WE were amused by President Robert Mugabe’s response last week to the praises heaped on Prime Minister Morgan Tsvangirai by Australian Prime Minister Julia Gillard who described the premier as a hero in the mould of democracy icons Nelson Mandela and Aung San Suu Kyi.
Speaking at the launch of the Marange-Zimunya Community Share Ownership Trust last week, Mugabe said Zimbabweans should be cautious of Western leaders who praise them as good leaders while arming them to work against the people.
In apparent reference to Tsvangirai, Mugabe said: “Some among us are siding with the whites. If you side with them and fail to realise you are being used, then you will be a fool.”
Ironically Mugabe himself was showered with praise, honours and awards from the West in the early years of his rule, receiving honorary degrees, and international awards including an honorary knighthood from Queen Elizabeth.
At that time Mugabe became the “Darling of the West”, meeting with US presidents Ronald Reagan in 1983, George HW Bush in 1991 and Bill Clinton in 1995.
Former British Prime Minister Margaret Thatcher, in a dinner held in Mugabe’s honour after his visit to London in 1982, praised him for bringing “peace and reconciliation to Zimbabwe”.
Mugabe was lauded for his “tireless efforts to consolidate the independence of his country and improve the quality of life of his people”.
This was at a time when the North Korea-trained Fifth Brigade was being unleashed in Matabeleland and Midlands provinces resulting in the killing of an estimated 20 000 civilians.
We didn’t hear any complaints then from Mugabe when he was receiving these accolades. Now that they have dried up, and in some cases withdrawn, it is more convenient to dismiss them.
This must especially sting with the European Union extending the “illegal” sanctions imposed on Mugabe and his associates by another year saying it will consider reviewing the embargoes after the country holds a referendum on the envisaged new constitution.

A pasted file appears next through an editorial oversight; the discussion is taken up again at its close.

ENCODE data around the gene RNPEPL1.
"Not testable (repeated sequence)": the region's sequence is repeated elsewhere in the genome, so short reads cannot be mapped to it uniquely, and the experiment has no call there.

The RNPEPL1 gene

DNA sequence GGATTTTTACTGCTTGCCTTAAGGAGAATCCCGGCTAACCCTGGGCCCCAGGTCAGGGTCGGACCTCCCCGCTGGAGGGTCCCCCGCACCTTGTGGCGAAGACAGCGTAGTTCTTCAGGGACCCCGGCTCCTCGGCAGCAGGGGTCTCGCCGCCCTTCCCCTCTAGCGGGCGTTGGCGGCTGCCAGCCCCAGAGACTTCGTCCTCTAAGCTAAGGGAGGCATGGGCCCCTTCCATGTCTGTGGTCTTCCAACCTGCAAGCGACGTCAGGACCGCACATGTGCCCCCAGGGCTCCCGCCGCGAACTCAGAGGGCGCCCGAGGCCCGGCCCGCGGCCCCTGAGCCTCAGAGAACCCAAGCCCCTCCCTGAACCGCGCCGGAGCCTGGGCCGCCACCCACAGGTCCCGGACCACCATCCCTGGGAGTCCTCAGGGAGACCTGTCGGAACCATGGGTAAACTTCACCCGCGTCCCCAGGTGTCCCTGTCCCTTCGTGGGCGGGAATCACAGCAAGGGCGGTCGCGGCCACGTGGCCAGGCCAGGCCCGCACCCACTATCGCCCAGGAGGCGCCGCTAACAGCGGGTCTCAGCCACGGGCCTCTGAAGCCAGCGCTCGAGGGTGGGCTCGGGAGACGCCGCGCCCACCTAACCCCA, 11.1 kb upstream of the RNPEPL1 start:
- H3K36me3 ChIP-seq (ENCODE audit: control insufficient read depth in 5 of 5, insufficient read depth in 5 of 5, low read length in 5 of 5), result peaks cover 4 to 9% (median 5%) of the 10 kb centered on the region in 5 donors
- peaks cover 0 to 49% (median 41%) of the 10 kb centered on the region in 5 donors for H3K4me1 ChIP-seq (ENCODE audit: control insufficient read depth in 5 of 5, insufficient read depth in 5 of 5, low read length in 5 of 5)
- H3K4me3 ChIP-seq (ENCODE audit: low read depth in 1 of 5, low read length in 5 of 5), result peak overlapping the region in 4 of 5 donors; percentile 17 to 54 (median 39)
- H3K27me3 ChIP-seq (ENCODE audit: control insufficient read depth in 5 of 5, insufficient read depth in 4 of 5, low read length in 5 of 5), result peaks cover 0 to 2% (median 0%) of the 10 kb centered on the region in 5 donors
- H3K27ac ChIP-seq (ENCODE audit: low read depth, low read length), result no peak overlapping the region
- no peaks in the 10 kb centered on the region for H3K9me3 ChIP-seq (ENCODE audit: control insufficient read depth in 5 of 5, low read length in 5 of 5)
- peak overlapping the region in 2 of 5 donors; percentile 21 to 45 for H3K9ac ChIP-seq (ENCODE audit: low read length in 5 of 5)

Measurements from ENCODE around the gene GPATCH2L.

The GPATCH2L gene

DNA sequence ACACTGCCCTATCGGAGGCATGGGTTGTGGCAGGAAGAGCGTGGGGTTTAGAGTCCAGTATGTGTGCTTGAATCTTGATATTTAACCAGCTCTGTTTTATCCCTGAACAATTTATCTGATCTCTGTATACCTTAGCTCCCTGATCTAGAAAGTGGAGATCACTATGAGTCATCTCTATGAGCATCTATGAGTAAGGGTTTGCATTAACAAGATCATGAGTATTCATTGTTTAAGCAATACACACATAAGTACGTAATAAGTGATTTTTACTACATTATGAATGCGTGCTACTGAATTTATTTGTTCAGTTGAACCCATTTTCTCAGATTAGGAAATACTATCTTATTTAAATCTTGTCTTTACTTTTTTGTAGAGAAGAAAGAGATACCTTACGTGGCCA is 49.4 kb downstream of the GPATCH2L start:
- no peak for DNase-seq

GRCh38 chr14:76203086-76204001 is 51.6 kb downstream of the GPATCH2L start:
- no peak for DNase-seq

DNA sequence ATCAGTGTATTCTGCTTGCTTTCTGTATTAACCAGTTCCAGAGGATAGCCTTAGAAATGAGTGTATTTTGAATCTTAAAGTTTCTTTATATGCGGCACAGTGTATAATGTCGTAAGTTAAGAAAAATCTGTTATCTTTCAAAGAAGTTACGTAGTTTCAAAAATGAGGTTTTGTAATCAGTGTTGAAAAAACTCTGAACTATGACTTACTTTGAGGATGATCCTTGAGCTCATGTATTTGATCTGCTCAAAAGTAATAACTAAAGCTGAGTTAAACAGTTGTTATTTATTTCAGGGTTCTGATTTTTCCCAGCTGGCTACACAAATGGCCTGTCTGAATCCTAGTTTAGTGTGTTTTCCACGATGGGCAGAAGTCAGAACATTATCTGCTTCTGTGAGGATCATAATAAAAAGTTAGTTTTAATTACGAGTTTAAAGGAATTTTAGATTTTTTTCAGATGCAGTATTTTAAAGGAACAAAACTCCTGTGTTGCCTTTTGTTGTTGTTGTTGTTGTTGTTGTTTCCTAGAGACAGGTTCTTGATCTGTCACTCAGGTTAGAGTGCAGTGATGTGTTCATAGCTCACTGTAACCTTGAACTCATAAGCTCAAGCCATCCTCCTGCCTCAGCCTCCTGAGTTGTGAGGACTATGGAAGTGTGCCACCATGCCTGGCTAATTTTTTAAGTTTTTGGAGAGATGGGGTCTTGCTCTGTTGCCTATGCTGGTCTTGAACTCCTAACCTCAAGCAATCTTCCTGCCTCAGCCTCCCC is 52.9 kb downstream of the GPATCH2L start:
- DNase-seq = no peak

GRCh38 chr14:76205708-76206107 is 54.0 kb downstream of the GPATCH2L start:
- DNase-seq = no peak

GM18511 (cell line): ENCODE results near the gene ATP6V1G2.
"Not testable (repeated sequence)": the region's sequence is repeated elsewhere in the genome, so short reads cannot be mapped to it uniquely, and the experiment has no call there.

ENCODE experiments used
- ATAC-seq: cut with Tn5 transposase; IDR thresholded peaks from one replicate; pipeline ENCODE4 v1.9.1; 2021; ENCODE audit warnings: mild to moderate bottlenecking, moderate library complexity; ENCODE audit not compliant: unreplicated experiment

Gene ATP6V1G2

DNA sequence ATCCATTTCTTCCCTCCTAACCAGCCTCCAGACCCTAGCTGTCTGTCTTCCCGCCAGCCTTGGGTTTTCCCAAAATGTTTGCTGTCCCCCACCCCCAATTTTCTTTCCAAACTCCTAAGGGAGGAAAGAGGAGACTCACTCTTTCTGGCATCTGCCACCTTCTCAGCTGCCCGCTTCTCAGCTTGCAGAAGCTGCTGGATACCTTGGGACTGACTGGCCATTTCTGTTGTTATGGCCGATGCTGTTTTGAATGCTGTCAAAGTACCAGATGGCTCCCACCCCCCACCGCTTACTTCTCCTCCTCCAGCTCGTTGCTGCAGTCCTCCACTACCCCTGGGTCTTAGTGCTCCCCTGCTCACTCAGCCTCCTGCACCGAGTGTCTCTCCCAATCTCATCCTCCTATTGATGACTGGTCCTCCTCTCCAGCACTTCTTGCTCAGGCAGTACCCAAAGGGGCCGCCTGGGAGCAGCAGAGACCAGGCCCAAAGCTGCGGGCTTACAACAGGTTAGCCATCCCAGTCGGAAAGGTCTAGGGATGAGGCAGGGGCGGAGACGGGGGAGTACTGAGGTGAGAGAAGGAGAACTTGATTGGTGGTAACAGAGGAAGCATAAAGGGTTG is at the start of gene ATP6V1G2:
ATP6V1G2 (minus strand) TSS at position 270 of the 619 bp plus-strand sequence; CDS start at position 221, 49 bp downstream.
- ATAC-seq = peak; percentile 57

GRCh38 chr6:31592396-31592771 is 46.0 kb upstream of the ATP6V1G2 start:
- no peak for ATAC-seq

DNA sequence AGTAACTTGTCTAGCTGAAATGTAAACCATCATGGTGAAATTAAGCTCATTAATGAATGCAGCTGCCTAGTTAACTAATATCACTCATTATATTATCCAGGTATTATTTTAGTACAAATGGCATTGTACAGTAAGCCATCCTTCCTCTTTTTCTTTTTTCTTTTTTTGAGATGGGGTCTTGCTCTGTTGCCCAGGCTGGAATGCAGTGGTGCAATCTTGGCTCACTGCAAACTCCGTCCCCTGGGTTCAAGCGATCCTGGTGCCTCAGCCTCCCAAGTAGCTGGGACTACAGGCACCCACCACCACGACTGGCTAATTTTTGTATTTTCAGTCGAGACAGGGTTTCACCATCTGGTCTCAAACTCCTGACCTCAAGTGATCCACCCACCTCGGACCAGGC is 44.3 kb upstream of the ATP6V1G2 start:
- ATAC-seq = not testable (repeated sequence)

Tsvangirai’s spokesperson Luke Tamborinyoka said of Mugabe’s broadside: “We are surprised that the president is miffed. We had nothing to do with it; we are just a proud recipient of the accolade.”
‘Queen Victoria knighted President Mugabe in 1994,” a Herald correspondent told us on Tuesday.
This would have been rather impossible because she died in 1901.
The writer was confused in a number of ways. He claimed there were reports that Queen Elizabeth (not Victoria) wanted to visit Zimbabwe before leaving the throne.
“If Her Majesty visits Zimbabwe it will confound advocates of sanctions against this country. The EU is slowly swallowing its pride after realising the futility of maintaining illegal sanctions against Zimbabwe.”
The writer needs some help here. The Queen acts on the advice of her ministers. She would never embark upon a visit to somewhere like Zimbabwe without consulting the prime minister (Cameron in this case).
The Queen may indeed be fond of Zimbabwe, as the writer suggests, but that doesn’t mean she is likely to act contrary to government policy. As for the EU, it has made its position clear. There will be no significant lifting of sanctions until Zimbabwe has demonstrated its preparedness to hold a peaceful referendum and election.
Another state propagandist was last weekend claiming that Australia and New Zealand, being “British dominions”, were bound to follow British policy shifts.
This is ignorant nonsense of course. Under the Statute of Westminster of 1931, Britain recognised the sovereignty of Australia and New Zealand and other independent Commonwealth states. Their only formal tie was to recognise the King as head of state.
During the Second World War Australia refused to move troops to the North African Desert arguing the Japanese threat concerned them more.
In the 1950s Australia and New Zealand joined ANZUS which the Americans set up. The usage “British dominions” hasn’t been used since the early 1950s.
This is all elementary stuff but needs communicating to those who would govern us. Most Australians would find the charge of subservience to Britain as plain daft.
It seems the “illegal” sanctions know no bounds as the Wall Street Journal reports that Belarusian President Alexander Lukashenko has joined an elite club of world leaders: He was one of the few barred from last Friday’s opening ceremony of the Summer Olympic Games in London.
The 57-year-old leader of the former Soviet republic was blacklisted by the European Union and the US in 2006 for human rights violations.
That ban was lifted in 2008, then reinstated by the EU in early 2011 after the Lukashenko government cracked down on opposition figures after his disputed victory in the December 2010 presidential election.